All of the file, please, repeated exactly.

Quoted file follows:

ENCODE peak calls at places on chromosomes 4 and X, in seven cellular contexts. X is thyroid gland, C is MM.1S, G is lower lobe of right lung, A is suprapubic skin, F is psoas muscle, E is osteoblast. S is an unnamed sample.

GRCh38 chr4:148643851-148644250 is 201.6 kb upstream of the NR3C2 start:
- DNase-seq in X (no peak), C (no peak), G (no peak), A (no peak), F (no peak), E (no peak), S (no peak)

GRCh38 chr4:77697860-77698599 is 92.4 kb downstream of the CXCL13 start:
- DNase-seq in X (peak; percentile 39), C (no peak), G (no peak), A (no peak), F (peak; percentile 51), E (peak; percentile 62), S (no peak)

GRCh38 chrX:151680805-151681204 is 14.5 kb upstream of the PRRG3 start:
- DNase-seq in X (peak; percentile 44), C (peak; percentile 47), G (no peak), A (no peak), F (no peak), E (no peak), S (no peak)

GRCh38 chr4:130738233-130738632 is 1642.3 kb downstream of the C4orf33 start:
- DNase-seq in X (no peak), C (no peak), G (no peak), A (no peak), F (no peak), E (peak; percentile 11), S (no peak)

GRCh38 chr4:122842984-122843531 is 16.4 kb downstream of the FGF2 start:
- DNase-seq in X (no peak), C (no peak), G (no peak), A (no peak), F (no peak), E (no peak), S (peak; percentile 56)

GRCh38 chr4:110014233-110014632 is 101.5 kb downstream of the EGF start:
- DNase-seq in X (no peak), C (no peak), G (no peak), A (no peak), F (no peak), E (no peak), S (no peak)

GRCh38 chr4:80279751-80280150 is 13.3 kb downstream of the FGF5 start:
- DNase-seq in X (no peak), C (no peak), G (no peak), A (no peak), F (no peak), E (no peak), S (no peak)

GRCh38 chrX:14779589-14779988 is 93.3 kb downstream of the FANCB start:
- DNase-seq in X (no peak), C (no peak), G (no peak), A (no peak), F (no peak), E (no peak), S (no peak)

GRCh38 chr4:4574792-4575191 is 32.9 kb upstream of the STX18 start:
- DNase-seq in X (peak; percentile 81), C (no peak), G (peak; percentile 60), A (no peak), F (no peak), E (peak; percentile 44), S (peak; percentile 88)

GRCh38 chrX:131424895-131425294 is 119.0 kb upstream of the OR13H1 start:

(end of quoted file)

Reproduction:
ENCODE peak calls at places on chromosomes 4 and X, in seven cellular contexts. X is thyroid gland, C is MM.1S, G is lower lobe of right lung, A is suprapubic skin, F is psoas muscle, E is osteoblast. S is an unnamed sample.

GRCh38 chr4:148643851-148644250 is 201.6 kb upstream of the NR3C2 start:
- DNase-seq in X (no peak), C (no peak), G (no peak), A (no peak), F (no peak), E (no peak), S (no peak)

GRCh38 chr4:77697860-77698599 is 92.4 kb downstream of the CXCL13 start:
- DNase-seq in X (peak; percentile 39), C (no peak), G (no peak), A (no peak), F (peak; percentile 51), E (peak; percentile 62), S (no peak)

GRCh38 chrX:151680805-151681204 is 14.5 kb upstream of the PRRG3 start:
- DNase-seq in X (peak; percentile 44), C (peak; percentile 47), G (no peak), A (no peak), F (no peak), E (no peak), S (no peak)

GRCh38 chr4:130738233-130738632 is 1642.3 kb downstream of the C4orf33 start:
- DNase-seq in X (no peak), C (no peak), G (no peak), A (no peak), F (no peak), E (peak; percentile 11), S (no peak)

GRCh38 chr4:122842984-122843531 is 16.4 kb downstream of the FGF2 start:
- DNase-seq in X (no peak), C (no peak), G (no peak), A (no peak), F (no peak), E (no peak), S (peak; percentile 56)

GRCh38 chr4:110014233-110014632 is 101.5 kb downstream of the EGF start:
- DNase-seq in X (no peak), C (no peak), G (no peak), A (no peak), F (no peak), E (no peak), S (no peak)

GRCh38 chr4:80279751-80280150 is 13.3 kb downstream of the FGF5 start:
- DNase-seq in X (no peak), C (no peak), G (no peak), A (no peak), F (no peak), E (no peak), S (no peak)

GRCh38 chrX:14779589-14779988 is 93.3 kb downstream of the FANCB start:
- DNase-seq in X (no peak), C (no peak), G (no peak), A (no peak), F (no peak), E (no peak), S (no peak)

GRCh38 chr4:4574792-4575191 is 32.9 kb upstream of the STX18 start:
- DNase-seq in X (peak; percentile 81), C (no peak), G (peak; percentile 60), A (no peak), F (no peak), E (peak; percentile 44), S (peak; percentile 88)

GRCh38 chrX:131424895-131425294 is 119.0 kb upstream of the OR13H1 start: